- Becoming Holy in Early Canada by Timothy G. Pearson
Saints, it might seem, are familiar actors in the history and historical memory of New France. This, after all, is the colonial stage on which Jesuit missionaries, including Jean de Brébeuf, were martyred, and where women like Jeanne Mance, Marie de l’Incarnation, and Kateri Tekakwitha taught and toiled. In Becoming Holy in Early Canada, however, the population of saints expands to take in a fresh and plentiful roster of lesser-known holy people whose sanctity, author Timothy G. Pearson deftly demonstrates, was forged in local contexts and relationships, not just formal hagiography or posthumous canonization protocol.
Without overlooking the contexts of European Catholicism and colonialism, which he effectively sets up in an early overview chapter, Pearson concentrates his analysis on local processes of saint-making in the St. Lawrence Valley and area missions during the French colonial period, circa 1600–1760. A relatively ample and diverse set of people became holy in this context, especially during the seventeenth century. Pulling productively on theories of performance, ritual, and lived religion, Pearson illuminates the everyday encounters and relationships that produced such “local sanctity.” [End Page 323]
He does so through chapters composed of case studies, each of which examines a key expression of early modern holiness: evangelism, charity, asceticism, miracles, and hagiography. The concept of the “good death” is woven throughout. The second in a pair of chapters focused on evangelism and martyrdom simultaneously reveals the challenge and strength of Pearson’s approach. His purpose in this chapter, Pearson clearly explains, “is to try to understand how and why an Algonquin man called Joseph Onaharé came to see himself as a Christian martyr in relation to both Christian and Algonquin audiences of the drama of his death,” which took place at the hands of the Iroquois in 1650. Primary sources, however, are limited, despite Pearson’s attention to “hagiographic discourse,” which takes in “any discussion of holiness and traditions associated with sanctity, no matter in what genre or text they appear.” Reading the ritual of Onaharé’s death is a delicate task when working from an extant record in which Jesuit missionary perspectives clearly reign. Pearson addresses this bluntly, and effectively, by situating the specific details of Onaharé’s life and death available in the Jesuit Relations within the wider contexts of seventeenth-century Algonquin-French interactions and social and spiritual life at Sillery, the mission village where Onaharé resided before he died. This does not lead Pearson to any single prescriptive reading of the significance of Onaharé’s death. Instead, he outlines several ways that Onaharé’s performance of martyrdom may have been interpreted by Algonquin, Iroquois, and Catholic audiences alike. At the same time, Pearson makes clear that these audiences were not necessarily mutually exclusive. Onaharé’s performance, specifically, “suggests that he recognized and was able to reconcile Christian notions of holiness with Algonquin spirituality and lifeways.” A similar sophistication suffuses Pearson’s analysis of colonial holy women, who feature prominently throughout the book. Through charity, for example, female holy figures at once functioned as direct agents of colonialism, carved out positions of power and public prominence, and encountered gendered boundaries, expectations, and oversight.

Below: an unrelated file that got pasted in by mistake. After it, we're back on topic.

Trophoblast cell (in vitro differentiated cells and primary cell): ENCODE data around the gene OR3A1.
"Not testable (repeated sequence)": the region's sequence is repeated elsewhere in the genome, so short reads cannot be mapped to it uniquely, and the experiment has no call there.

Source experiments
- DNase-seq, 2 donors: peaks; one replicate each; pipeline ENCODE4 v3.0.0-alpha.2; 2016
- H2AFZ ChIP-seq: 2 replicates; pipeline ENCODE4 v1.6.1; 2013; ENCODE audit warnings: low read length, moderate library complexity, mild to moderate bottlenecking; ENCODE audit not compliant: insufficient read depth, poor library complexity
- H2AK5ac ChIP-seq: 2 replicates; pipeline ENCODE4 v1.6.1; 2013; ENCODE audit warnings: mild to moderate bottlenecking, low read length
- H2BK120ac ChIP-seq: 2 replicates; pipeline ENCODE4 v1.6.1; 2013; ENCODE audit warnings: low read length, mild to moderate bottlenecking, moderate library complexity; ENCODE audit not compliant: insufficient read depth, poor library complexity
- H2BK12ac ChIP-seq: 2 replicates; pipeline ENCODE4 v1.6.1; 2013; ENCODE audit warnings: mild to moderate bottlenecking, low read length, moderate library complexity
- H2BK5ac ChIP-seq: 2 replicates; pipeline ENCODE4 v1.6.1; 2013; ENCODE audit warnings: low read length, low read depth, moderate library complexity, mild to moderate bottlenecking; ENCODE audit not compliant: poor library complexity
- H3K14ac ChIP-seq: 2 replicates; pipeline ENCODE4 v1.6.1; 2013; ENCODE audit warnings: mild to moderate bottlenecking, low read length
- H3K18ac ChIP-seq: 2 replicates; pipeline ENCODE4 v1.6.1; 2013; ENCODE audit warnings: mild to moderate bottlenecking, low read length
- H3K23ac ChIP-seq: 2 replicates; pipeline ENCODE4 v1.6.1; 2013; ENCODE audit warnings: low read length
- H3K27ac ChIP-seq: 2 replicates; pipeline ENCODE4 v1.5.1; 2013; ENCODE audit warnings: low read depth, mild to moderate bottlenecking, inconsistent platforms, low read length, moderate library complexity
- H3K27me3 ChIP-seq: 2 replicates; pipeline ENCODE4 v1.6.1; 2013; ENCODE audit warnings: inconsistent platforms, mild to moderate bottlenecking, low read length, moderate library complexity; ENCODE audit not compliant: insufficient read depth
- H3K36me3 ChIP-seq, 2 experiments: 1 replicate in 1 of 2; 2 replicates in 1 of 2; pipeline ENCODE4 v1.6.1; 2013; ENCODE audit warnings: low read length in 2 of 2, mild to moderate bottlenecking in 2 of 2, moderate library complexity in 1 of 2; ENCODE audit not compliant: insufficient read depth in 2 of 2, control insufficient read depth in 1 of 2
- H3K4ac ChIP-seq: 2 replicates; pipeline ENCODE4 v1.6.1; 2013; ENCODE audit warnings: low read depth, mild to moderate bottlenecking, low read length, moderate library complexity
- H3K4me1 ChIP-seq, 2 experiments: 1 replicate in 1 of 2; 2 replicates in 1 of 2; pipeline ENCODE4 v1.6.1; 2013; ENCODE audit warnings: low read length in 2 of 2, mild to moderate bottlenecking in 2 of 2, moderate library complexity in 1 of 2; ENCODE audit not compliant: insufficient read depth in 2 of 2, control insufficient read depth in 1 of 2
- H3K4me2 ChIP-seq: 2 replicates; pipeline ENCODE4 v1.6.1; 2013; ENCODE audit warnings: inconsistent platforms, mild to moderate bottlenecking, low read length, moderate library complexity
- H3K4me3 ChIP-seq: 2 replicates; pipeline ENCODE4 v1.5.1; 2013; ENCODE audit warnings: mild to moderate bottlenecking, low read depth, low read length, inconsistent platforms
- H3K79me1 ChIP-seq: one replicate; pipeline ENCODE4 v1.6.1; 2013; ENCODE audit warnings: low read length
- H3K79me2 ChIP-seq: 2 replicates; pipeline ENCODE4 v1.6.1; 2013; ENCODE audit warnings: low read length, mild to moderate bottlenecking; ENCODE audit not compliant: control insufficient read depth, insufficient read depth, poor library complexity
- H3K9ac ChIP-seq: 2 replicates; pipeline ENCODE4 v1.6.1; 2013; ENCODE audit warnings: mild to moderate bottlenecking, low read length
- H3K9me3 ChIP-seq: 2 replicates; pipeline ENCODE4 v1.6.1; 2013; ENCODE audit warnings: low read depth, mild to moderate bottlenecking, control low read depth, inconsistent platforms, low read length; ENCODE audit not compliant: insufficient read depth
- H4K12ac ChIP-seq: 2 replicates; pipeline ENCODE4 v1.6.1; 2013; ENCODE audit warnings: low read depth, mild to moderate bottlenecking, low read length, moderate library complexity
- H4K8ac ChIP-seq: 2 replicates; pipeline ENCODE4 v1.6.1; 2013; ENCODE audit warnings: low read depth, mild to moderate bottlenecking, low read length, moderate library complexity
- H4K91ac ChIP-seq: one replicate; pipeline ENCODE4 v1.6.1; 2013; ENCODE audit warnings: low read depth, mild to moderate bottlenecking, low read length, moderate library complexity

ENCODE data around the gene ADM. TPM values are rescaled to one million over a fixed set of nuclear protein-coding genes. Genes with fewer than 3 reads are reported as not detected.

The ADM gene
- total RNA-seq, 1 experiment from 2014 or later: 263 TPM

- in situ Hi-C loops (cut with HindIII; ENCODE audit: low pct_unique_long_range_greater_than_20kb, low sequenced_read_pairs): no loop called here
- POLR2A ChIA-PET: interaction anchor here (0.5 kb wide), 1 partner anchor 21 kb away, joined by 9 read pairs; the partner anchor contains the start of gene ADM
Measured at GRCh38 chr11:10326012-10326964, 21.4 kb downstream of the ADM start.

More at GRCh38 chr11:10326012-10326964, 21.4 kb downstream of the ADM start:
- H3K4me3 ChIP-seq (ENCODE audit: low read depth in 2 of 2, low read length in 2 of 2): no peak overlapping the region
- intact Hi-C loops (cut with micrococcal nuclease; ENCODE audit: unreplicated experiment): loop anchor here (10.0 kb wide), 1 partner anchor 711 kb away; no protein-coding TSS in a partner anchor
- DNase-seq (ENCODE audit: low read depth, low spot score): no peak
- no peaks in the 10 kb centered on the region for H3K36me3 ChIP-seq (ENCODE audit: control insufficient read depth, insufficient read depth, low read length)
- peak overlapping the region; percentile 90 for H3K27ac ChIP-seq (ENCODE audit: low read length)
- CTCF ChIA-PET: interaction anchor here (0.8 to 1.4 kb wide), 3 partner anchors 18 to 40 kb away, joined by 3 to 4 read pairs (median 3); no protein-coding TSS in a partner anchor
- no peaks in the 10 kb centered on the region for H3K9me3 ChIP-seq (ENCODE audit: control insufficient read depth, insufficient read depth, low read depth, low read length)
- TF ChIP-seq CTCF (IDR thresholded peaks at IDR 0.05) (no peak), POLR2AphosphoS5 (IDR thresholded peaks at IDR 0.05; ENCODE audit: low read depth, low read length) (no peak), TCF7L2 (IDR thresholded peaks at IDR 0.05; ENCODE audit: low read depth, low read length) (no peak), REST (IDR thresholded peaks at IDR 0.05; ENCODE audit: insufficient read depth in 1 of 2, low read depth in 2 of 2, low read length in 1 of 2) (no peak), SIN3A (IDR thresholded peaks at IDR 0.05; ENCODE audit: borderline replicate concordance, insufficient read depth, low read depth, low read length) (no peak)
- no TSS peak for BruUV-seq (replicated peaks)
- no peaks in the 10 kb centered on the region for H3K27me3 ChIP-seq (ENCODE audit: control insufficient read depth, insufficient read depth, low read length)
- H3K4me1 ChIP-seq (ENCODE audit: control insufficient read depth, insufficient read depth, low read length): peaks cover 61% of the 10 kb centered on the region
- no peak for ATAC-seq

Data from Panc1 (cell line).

While Becoming Holy in Early Canada does not dwell on historiography, the book is deeply informed and builds on recent studies of religion in early Canada by scholars such as Emma Anderson and Allan Greer. Pearson’s anthropologically inspired approach to “lived holiness,” which bears the clear imprint of religious studies scholars like Robert Orsi, is especially refreshing and relevant for scholars of religion, regardless of the time period they study. Becoming Holy in Early Canada is also an intensely historicized account. In Pearson’s skilled hands, holiness becomes a productive lens through which to examine the construction of colonial New France itself. [End Page 324]